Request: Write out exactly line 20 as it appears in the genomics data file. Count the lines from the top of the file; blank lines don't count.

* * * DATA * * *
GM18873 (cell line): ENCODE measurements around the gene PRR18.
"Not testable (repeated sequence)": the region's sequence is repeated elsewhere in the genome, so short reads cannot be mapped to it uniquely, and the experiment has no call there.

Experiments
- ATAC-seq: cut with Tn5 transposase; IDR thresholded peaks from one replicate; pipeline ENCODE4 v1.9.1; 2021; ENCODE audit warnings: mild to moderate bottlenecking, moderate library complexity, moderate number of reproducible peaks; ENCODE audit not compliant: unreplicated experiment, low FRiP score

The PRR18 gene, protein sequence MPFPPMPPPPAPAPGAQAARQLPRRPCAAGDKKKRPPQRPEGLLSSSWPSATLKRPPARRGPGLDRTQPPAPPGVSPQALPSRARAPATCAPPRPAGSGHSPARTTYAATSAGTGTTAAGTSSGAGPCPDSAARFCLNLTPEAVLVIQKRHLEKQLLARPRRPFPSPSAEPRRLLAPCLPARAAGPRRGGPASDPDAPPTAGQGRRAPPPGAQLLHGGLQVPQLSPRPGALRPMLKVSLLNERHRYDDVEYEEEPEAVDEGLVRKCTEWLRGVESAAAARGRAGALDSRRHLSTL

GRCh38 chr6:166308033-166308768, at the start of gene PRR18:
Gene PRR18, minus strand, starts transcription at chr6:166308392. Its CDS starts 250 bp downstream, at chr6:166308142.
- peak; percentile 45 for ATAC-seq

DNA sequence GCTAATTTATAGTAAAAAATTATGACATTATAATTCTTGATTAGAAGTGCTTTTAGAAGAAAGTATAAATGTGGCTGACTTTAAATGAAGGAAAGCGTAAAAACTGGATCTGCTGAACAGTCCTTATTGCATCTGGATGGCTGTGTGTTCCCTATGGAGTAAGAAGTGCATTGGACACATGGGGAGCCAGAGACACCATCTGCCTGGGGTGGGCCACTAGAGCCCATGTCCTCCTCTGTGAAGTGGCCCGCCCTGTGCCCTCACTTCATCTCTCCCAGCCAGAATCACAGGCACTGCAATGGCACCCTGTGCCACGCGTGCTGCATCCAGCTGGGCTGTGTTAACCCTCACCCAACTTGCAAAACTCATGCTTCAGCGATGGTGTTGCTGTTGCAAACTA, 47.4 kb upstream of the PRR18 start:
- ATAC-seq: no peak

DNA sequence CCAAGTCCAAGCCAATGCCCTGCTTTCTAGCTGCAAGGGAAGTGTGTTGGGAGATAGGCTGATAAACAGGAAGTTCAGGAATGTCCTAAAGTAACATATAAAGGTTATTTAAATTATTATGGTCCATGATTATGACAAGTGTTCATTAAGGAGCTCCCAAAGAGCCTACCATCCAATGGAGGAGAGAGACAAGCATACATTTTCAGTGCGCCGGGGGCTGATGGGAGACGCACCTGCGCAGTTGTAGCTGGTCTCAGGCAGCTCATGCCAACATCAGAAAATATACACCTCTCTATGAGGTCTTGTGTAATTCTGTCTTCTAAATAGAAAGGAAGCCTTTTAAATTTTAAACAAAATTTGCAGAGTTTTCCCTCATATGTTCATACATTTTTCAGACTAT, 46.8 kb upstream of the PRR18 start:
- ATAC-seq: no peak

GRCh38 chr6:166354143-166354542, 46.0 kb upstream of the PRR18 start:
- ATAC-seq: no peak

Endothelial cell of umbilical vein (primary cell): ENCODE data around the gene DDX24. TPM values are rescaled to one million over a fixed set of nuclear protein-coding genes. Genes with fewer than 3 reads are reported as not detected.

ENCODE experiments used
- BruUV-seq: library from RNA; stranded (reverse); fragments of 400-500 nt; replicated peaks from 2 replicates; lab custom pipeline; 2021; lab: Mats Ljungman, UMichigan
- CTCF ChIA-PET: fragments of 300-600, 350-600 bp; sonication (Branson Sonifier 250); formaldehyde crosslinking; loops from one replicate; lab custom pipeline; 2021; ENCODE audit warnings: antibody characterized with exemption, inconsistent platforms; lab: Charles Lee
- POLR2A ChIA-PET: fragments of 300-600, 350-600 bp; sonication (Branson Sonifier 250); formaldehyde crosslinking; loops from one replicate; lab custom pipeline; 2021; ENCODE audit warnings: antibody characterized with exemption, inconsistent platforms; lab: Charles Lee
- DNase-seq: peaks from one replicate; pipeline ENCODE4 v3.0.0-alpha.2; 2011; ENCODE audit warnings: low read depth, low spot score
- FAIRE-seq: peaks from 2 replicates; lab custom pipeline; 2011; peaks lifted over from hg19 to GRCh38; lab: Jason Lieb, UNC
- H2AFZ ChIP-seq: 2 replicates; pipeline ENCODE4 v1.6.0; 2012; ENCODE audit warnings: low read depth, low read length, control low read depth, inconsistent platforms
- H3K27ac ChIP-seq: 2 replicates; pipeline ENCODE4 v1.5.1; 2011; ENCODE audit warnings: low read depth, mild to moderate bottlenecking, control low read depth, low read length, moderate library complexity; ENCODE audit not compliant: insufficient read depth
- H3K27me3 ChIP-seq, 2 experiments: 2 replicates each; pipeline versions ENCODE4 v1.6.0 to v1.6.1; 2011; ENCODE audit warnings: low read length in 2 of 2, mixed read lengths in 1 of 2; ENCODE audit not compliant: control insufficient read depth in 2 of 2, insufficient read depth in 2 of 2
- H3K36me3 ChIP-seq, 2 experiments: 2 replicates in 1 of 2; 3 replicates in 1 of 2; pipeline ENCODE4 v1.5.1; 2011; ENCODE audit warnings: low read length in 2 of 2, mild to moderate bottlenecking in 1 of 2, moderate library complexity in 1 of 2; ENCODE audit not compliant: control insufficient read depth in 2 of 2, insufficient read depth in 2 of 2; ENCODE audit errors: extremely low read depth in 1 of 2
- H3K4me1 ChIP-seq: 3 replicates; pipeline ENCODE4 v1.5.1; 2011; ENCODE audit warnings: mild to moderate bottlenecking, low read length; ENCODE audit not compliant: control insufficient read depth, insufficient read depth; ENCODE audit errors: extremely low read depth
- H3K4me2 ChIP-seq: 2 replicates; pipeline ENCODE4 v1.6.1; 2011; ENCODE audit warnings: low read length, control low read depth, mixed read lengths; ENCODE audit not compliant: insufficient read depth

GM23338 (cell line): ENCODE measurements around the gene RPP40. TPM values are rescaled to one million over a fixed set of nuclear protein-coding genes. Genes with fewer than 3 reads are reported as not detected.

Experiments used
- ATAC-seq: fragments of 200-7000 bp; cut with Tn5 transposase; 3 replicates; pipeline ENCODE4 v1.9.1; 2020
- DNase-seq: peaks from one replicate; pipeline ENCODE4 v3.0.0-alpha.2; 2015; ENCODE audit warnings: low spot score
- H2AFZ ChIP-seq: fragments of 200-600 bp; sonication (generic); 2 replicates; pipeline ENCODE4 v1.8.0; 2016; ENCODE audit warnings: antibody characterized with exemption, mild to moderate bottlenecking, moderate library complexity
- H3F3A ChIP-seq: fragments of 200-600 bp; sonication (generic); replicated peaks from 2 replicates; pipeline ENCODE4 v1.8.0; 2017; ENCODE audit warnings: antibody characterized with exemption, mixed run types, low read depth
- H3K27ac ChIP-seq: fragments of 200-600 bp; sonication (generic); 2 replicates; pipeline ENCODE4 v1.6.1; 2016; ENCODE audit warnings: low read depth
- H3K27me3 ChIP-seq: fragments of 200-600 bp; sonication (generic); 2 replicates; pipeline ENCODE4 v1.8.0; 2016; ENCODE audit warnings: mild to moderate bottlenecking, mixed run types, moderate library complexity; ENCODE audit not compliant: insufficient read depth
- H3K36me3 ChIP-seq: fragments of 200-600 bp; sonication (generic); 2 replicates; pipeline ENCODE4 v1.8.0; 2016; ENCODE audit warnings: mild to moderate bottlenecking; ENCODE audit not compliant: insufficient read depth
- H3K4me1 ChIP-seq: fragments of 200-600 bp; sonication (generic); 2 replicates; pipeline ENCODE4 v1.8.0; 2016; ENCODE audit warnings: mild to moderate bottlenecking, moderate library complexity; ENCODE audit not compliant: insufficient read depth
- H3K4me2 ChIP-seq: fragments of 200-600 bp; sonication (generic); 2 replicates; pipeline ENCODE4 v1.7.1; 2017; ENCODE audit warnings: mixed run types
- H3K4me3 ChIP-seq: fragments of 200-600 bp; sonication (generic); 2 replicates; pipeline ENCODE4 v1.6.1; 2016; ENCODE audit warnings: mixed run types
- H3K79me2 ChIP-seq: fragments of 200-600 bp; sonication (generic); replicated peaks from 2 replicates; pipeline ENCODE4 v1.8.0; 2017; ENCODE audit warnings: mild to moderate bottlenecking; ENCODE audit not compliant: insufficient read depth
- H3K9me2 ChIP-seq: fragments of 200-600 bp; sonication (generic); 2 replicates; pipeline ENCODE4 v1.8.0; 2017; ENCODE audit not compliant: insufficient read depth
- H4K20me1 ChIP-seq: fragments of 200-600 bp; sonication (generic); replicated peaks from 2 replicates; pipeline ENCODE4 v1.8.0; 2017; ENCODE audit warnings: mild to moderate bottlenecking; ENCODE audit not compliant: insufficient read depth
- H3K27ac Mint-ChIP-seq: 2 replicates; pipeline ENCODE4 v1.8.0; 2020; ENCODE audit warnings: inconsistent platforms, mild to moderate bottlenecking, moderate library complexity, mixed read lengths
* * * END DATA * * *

- DNase-seq: peaks from one replicate; pipeline ENCODE4 v3.0.0-alpha.2; 2011; ENCODE audit warnings: low read depth, low spot score